Visit the crime scene and you get to view it in a hybrid 3D environment, picking out items that need investigated further, and allocating cards that represent them. For example, seeing blood on the floor in the scene might prompt you to pick the blood and organs card so you can ask some questions about it later. It’s up to you what you pick out, but not every item will yield results.Your scouting time is limited and so sometimes it’s better for someone to look at the scene and call out what they see, while others go through the deck of items to decide what will match. Sometimes you’ll need to go back again to see if you’ve missed out something that can move the investigation forward. That will use up more time, and can have a huge impact on how you are marked for you final score, as well as how the situation pans out. It’s an additional mechanic designed to add tension to the proceedings and in most cases it works, though sometimes you’ll feel pressured to not maybe recheck items to confirm your theories, and in larger player groups it can sometimes inhibit everyone to get a chance to get their hands dirty with the app. It’s finding that fine balance that will give you the best enjoyment.
It’s also finding a well lit room as well. If there is one thing that caused the most frustration with Chronicles, it’s the hit and miss in how the app will work in a slightly duller environment. I don’t know if it was down to my phone, so I tried using the app on a tablet and there were too many times where the QR code couldn’t be read unless the lights were blazing. It’s an unfortunate issue as it can ruin the immersion, and therefore the atmosphere you’ve built up. Of course your mileage may vary, and I hope you enjoy a hassle free investigation.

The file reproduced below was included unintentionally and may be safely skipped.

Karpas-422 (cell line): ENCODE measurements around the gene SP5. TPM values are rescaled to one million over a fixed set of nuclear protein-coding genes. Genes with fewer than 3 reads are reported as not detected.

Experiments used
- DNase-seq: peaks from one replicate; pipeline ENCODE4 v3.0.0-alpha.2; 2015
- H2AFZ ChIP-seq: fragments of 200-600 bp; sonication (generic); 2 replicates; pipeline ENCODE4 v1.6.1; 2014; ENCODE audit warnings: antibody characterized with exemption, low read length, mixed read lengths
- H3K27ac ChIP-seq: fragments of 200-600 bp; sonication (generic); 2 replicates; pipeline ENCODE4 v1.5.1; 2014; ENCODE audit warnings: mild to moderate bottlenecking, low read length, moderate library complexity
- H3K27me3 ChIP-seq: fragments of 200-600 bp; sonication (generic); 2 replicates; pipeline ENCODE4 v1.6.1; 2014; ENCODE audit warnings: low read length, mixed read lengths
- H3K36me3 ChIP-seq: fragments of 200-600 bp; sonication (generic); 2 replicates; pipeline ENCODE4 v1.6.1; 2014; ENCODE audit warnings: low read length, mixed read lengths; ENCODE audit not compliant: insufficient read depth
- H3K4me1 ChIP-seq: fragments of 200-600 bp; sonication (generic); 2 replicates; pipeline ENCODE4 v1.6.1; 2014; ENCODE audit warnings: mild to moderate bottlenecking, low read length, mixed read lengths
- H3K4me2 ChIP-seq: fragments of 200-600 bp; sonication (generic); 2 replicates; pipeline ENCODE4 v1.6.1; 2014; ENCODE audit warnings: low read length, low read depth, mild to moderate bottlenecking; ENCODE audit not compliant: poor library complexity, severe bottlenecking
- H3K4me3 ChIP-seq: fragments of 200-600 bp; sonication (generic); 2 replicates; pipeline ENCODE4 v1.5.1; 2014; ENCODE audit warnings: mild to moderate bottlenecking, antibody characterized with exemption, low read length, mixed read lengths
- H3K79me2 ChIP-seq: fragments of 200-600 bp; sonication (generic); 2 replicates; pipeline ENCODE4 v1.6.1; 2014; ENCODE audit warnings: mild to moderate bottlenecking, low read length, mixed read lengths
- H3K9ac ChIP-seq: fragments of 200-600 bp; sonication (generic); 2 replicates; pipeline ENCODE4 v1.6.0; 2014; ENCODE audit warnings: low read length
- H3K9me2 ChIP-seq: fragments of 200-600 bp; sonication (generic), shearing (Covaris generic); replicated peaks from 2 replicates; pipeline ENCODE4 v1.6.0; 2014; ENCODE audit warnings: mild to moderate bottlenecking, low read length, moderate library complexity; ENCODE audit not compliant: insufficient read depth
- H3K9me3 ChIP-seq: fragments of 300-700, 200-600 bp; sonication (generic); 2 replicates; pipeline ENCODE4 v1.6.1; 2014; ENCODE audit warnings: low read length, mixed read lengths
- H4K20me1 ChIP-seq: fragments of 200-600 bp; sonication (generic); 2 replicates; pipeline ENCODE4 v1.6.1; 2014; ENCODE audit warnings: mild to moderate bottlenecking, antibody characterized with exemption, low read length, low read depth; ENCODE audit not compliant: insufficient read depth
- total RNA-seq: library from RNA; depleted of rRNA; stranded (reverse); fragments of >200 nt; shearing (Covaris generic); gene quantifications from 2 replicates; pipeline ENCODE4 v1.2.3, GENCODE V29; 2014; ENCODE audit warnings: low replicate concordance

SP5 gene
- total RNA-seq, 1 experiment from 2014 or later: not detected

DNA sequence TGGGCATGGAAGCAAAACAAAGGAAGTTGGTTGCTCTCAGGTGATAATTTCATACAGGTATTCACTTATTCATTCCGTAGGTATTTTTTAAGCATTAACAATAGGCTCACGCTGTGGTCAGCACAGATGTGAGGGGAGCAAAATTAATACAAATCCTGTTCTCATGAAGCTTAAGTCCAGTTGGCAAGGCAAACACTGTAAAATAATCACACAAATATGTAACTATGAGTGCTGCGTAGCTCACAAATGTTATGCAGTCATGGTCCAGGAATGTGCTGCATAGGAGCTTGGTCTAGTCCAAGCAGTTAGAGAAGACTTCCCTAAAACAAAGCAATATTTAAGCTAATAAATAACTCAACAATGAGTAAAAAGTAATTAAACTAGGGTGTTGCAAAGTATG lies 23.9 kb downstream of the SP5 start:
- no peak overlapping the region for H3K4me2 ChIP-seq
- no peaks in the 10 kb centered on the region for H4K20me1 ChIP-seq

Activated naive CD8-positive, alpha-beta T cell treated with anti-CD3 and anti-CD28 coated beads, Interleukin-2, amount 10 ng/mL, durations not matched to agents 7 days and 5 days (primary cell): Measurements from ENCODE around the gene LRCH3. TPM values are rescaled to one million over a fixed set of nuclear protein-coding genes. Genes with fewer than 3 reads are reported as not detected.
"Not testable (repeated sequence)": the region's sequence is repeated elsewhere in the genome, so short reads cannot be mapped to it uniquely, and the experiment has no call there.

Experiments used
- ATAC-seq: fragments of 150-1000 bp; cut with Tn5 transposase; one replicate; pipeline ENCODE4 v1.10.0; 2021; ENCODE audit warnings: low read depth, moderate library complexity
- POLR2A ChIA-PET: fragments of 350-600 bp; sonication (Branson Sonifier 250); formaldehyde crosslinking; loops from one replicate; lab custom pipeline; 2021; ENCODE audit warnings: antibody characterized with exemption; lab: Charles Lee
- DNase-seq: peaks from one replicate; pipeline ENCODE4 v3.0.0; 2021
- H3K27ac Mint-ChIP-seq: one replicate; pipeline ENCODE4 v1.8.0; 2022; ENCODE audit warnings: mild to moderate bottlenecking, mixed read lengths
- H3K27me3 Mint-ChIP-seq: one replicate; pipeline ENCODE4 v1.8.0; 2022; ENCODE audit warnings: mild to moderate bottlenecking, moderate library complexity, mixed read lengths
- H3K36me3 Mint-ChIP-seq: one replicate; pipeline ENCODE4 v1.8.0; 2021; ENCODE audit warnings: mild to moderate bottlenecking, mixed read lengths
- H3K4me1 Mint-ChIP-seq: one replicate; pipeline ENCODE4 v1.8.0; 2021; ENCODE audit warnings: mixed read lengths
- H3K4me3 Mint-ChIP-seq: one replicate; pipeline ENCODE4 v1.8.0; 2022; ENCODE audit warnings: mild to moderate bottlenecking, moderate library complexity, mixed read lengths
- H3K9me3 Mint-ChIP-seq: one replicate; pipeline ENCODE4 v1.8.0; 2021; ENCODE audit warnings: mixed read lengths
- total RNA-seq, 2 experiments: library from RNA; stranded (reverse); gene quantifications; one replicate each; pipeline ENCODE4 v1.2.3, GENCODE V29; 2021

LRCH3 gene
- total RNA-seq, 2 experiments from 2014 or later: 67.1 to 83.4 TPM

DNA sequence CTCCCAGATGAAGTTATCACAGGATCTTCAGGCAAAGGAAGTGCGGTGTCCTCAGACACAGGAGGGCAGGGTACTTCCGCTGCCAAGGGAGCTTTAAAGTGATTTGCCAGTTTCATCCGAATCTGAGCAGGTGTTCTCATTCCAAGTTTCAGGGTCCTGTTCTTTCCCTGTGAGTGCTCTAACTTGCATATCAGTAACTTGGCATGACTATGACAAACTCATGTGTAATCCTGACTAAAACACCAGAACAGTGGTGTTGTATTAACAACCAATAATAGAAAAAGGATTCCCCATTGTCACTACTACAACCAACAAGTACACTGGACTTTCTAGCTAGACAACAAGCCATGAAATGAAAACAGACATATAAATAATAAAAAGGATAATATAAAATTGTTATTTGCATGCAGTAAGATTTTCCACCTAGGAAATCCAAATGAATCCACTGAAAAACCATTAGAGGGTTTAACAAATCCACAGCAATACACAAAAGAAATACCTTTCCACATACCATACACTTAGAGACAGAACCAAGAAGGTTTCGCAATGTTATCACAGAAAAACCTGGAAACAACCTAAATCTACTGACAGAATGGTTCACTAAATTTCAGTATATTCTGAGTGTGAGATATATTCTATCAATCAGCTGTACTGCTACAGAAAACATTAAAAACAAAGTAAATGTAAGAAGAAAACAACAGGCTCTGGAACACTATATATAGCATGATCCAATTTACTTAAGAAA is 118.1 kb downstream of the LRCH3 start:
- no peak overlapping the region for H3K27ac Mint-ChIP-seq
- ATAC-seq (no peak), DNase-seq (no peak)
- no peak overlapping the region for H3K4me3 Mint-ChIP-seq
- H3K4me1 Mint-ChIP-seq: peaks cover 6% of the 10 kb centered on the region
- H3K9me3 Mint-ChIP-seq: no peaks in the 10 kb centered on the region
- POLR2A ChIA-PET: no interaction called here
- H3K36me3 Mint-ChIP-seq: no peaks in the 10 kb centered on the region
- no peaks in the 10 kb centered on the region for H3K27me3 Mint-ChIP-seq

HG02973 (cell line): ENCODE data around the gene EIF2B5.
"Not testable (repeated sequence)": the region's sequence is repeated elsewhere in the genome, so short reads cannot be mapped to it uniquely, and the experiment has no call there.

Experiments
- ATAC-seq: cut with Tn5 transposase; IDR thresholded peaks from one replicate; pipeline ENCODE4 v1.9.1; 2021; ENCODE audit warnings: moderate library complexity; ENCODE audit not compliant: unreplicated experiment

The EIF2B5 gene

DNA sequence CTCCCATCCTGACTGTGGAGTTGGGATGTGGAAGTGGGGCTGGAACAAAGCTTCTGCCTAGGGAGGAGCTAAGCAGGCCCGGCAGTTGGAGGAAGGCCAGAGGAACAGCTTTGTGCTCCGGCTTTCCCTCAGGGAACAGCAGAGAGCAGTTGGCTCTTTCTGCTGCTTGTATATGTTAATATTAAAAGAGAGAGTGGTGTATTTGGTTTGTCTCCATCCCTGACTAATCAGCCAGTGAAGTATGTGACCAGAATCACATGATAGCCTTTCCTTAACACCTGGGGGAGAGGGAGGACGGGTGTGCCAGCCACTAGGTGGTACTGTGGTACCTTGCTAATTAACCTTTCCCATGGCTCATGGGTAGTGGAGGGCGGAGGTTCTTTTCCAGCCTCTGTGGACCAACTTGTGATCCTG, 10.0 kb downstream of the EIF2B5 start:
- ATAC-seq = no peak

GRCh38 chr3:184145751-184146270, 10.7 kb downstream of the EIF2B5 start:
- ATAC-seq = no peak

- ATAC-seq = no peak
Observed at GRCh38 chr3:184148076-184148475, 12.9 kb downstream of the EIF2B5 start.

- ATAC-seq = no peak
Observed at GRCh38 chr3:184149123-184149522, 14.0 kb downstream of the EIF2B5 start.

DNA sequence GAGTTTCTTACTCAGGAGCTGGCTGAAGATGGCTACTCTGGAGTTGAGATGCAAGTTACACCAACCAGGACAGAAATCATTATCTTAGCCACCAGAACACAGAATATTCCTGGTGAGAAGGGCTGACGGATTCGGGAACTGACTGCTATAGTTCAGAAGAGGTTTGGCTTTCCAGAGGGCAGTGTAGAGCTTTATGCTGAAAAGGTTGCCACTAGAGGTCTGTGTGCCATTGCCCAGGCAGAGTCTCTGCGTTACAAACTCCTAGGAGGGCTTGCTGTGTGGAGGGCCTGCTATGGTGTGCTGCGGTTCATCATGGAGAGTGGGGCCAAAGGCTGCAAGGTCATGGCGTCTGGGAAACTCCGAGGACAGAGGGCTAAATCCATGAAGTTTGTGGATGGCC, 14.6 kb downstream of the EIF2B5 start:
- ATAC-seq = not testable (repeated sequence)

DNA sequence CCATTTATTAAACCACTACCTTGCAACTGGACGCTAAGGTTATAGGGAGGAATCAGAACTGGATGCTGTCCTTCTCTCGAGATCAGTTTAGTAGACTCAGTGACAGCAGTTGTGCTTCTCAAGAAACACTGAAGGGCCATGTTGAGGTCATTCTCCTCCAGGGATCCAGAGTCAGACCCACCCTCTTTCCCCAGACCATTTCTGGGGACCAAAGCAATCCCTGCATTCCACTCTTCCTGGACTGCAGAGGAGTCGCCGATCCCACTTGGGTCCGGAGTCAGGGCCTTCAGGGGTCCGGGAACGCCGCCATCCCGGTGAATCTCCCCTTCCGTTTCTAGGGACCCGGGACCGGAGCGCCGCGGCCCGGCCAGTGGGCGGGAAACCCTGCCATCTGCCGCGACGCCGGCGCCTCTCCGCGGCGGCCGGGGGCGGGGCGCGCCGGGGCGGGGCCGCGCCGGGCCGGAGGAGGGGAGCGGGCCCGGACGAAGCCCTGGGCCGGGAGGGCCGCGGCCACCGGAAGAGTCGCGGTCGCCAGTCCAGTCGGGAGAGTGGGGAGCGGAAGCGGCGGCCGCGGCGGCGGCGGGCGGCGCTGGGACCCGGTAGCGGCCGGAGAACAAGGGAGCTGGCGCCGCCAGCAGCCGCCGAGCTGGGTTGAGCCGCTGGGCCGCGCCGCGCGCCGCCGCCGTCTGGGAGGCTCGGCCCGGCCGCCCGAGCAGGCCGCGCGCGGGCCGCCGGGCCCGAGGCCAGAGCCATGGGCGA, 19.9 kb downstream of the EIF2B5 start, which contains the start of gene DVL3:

My only other frustration is that sometimes if you don’t scan the right place and the right item with the right person, you can sometimes hit a wall. You can end up having to go back through all of your old tracks and that in turn can eat into your time like nobody’s business while you try to find that vital piece of evidence. Fortunately at the same time, it doesn’t try to be too clever. There aren’t the usually highly irritating twists and turns you would see in the latest ‘must see’ detective drama. If you uncover the right evidence for the right person, and as long as you aren’t jumping to conclusions, you are likely to catch the person you are looking for.
You have to applaud Lucky Duck Games for bringing a game to the table that has accessibility to the hobby at it’s heart. Chronicles reminds me very much of the after dinner Murder Mystery games that were a fad for while in the nineties. With that in mind, it’s the kind of game that you could bring to the table with those who want something different to do rather than sit around and chat politics and nonsense after dinner. Unlike a lot of analogue and digital mergers, it doesn’t require everyone who wants to play to have the app installed on their device. The fact it can be taught straight out the box with the need to look at a rule book for some, is very welcome indeed. There are already expansions available, and the app itself will allow for new scenarios to be introduced later on using the existing characters in the box. It’s not expensive either, so you’ll feel you’ve had value for money very quickly you’ve run through the game a few times. You can spend the change on buying some really bright lightbulbs..
We were provided with the copy by Lucky Duck Games
We were not paid for this article
Lucky Duck Games have not guested on the podcast